While super funds do have a certain number of retirees in the pension phase, their pension payments are generally much lower than the deposits being made by other members in the accumulation phase.

A large volume of withdrawal requests could cause problems for the funds, including them having to liquidate some investments including shares, property or infrastructure at an inopportune time.

Indeed, some funds have asked for the Tax Office to become involved in the process because it was never envisaged that super fund members could withdraw from their funds when they were in the accumulation stage, other than in certain well-defined emergency access situations.

There are genuine concerns about the liquidity of some funds under a flood of mass withdrawals, with warnings that some funds may need to freeze or delay redemptions.

Withdrawals could be $27 billion – or much more

According to Treasury estimates, the withdrawal scheme should be for around $27 billion, which represents just 1% of the total $3 trillion superannuation asset pool.

There is a chance that the estimates would be very conservative and there is a rush of withdrawals from people hard hit by losing employment during the COVID-19 crisis.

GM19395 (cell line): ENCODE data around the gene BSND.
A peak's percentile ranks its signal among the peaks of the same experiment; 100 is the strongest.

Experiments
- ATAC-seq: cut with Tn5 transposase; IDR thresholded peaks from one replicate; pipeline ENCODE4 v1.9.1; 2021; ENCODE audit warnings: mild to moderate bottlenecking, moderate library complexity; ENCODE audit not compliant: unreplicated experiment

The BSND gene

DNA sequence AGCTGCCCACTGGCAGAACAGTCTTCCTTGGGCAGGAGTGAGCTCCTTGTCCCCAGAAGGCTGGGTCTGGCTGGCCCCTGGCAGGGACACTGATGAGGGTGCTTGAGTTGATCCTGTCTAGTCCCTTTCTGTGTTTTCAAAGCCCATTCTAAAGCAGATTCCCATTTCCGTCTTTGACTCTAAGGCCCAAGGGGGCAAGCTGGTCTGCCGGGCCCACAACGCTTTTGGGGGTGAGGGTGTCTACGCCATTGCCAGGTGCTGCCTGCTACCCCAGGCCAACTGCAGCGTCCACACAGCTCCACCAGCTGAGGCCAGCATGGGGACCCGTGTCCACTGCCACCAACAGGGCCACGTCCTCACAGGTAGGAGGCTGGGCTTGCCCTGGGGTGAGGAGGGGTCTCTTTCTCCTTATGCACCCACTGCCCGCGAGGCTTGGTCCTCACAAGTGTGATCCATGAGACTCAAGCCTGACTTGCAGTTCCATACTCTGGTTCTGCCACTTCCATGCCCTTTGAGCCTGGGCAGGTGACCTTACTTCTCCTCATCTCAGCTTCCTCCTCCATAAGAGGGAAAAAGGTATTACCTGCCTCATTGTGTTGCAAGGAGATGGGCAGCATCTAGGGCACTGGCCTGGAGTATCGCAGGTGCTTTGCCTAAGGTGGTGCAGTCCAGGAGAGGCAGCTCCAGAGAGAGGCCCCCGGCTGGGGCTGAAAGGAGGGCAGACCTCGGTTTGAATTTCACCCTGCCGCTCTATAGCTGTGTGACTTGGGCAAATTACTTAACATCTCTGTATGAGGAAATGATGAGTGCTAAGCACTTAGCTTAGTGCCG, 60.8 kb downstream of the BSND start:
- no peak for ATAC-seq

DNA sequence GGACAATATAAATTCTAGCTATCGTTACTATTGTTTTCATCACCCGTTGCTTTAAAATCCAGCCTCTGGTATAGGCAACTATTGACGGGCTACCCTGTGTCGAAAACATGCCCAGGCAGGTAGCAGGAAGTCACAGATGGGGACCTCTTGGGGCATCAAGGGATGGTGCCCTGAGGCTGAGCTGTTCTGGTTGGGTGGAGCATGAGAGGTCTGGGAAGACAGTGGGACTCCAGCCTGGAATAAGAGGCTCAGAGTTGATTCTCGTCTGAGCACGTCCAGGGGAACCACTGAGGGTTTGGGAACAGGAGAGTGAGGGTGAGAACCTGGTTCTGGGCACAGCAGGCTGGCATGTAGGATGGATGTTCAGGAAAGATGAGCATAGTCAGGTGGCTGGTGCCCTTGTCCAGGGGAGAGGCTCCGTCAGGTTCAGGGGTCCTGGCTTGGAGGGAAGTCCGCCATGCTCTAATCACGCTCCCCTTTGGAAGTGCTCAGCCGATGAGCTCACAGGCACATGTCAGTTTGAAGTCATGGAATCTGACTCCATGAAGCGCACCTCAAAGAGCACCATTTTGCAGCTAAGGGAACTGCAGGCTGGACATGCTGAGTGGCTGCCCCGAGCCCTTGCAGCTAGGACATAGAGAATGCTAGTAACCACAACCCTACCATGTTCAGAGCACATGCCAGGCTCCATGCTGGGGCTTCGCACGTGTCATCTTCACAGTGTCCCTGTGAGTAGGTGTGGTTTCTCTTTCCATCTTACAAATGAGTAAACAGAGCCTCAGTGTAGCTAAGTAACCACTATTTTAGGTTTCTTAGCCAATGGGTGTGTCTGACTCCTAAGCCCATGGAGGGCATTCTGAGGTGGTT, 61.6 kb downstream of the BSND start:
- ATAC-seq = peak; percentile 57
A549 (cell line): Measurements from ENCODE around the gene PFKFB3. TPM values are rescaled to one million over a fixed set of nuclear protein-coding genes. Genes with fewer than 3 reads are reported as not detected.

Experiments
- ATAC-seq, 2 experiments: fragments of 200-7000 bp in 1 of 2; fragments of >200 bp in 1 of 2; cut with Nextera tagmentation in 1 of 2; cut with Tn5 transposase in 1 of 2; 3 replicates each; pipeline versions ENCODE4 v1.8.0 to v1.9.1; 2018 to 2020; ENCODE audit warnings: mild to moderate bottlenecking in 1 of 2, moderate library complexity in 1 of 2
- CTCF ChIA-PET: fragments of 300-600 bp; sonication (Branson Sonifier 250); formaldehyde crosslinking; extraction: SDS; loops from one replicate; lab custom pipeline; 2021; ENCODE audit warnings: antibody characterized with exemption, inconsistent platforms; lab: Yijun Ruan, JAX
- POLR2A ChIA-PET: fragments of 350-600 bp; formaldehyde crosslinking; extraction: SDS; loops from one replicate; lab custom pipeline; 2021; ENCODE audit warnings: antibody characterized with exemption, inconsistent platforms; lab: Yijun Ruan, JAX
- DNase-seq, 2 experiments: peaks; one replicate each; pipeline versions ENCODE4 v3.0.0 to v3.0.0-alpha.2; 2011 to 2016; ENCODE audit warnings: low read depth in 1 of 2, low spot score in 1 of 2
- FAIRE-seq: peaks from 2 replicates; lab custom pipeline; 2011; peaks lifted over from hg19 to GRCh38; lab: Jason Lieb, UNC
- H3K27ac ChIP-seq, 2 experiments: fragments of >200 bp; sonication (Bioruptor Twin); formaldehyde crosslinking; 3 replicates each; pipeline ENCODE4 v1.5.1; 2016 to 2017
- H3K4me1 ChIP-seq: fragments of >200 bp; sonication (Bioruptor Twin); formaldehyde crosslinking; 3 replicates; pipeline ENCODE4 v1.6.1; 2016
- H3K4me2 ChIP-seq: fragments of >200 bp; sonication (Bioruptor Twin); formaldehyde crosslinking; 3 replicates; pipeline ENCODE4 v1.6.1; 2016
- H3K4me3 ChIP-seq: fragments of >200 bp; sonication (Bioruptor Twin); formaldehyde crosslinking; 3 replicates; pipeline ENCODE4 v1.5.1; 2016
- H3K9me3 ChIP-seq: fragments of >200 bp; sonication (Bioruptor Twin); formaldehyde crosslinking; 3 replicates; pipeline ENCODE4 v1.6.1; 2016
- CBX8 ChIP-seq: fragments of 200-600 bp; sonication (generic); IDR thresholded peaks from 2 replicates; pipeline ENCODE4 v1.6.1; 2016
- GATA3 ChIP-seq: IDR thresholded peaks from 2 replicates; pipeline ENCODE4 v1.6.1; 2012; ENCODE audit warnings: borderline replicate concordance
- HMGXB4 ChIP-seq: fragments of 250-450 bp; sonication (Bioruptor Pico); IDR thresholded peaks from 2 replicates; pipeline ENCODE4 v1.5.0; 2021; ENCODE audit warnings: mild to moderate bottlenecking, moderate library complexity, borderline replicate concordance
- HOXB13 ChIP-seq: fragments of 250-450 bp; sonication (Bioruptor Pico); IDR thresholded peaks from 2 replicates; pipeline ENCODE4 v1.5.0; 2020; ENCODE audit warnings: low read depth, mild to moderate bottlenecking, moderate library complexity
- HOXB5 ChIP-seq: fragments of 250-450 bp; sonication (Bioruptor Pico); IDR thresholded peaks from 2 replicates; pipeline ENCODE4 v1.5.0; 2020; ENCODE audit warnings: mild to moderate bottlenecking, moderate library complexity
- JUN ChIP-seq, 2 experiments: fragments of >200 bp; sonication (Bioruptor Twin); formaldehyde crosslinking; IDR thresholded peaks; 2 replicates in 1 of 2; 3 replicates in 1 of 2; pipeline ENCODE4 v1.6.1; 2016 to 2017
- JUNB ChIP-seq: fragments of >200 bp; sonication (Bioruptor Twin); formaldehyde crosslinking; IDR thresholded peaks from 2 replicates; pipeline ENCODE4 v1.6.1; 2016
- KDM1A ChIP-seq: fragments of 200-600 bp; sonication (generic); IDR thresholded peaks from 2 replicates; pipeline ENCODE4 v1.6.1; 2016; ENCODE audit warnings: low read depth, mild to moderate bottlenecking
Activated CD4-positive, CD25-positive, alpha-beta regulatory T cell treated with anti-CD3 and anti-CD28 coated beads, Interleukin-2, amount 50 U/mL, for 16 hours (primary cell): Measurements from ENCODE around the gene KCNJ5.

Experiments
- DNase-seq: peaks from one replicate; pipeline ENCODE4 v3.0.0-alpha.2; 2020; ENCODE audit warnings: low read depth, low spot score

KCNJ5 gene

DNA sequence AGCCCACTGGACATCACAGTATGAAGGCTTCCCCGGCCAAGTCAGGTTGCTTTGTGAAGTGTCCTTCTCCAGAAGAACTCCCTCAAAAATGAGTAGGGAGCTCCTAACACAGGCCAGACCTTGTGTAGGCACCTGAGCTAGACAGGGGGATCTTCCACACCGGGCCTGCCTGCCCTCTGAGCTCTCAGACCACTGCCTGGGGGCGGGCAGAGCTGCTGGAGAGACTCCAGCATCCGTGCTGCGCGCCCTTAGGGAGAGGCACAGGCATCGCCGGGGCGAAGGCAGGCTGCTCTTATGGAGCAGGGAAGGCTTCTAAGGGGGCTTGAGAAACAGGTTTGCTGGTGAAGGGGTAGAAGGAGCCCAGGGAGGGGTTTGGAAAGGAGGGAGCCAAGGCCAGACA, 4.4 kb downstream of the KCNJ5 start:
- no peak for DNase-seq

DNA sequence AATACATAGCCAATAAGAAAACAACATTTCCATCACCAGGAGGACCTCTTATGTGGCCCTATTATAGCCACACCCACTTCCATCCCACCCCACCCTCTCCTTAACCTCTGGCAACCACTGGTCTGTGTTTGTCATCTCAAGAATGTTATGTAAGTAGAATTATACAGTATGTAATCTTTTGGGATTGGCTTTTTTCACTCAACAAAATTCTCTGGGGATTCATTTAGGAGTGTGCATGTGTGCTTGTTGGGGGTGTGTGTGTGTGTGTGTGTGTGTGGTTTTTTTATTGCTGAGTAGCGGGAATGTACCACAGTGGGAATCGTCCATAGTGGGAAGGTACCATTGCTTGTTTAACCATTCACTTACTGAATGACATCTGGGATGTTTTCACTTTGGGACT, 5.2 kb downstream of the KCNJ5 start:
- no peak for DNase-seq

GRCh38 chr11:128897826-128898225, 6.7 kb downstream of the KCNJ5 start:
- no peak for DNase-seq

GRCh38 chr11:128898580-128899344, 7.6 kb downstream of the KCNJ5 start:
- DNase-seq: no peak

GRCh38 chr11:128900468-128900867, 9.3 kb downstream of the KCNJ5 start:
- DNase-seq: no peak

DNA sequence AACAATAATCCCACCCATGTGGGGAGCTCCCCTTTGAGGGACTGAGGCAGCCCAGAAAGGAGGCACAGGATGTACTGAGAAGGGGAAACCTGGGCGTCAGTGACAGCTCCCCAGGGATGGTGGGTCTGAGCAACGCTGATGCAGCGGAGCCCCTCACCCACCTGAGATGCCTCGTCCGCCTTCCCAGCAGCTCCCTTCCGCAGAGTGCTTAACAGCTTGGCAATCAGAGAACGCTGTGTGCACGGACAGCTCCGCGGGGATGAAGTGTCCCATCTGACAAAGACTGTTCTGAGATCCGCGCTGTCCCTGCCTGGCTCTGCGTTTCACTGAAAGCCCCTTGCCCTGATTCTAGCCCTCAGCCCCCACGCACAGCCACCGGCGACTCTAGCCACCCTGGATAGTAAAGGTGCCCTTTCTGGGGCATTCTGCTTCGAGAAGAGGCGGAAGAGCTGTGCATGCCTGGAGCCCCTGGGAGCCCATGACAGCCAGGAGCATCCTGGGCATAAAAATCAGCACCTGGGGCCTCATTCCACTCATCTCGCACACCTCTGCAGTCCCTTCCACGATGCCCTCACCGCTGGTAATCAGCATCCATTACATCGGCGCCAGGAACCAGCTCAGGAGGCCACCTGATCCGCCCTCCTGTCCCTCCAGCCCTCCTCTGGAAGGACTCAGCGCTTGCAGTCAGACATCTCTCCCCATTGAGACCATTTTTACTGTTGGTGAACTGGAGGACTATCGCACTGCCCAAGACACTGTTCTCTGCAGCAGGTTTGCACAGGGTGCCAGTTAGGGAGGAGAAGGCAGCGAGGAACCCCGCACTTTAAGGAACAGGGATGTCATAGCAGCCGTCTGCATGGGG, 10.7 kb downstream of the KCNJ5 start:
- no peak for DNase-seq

Figures produced by the prudential regulator show there is $184 billion in cash across the whole super system and $45 billion in the MySuper default sector.

However, industry figures say funds need to maintain a cash buffer and are concerned the streamlined early access to super could trigger a mass sell-off of stocks.

Senator Bragg hits out at funds – who hit right back

Liberal senator Andrew Bragg has hit out at super funds questioning the government decision to free up super for people affected by the pandemic, saying they have poor risk management and are too reliant on illiquid assets, including property and infrastructure.

‘‘If prevailing market conditions require superannuation funds to sell assets at depressed prices, and therefore exacerbate poor investment performance, customers should be asking hard questions of their super fund’s management team and trustee board,’’ Senator Bragg said.

‘‘The impact of the coronavirus on the domestic and global economy is clearly unexpected and severe. It should not give cover to funds for imprudent practices.’’

Former Premier Bracks says claims could be as high as $54 billion

Senator Bragg’s criticisms have been disputed by industry superannuation leaders, including Cbus chairman and former Victorian Premier Steve Bracks.

Mr Bracks has warned that longer-term retirement savings and the share market could both be distorted if stocks were sold in the midst of a severe downturn to satisfy demand for the early release scheme.

Mr Bracks said he thought demand for the early release could be double what has been estimated by the government and wants the Reserve Bank of Australia to provide initial funding for the scheme to prevent market losses affecting all members of superannuation funds.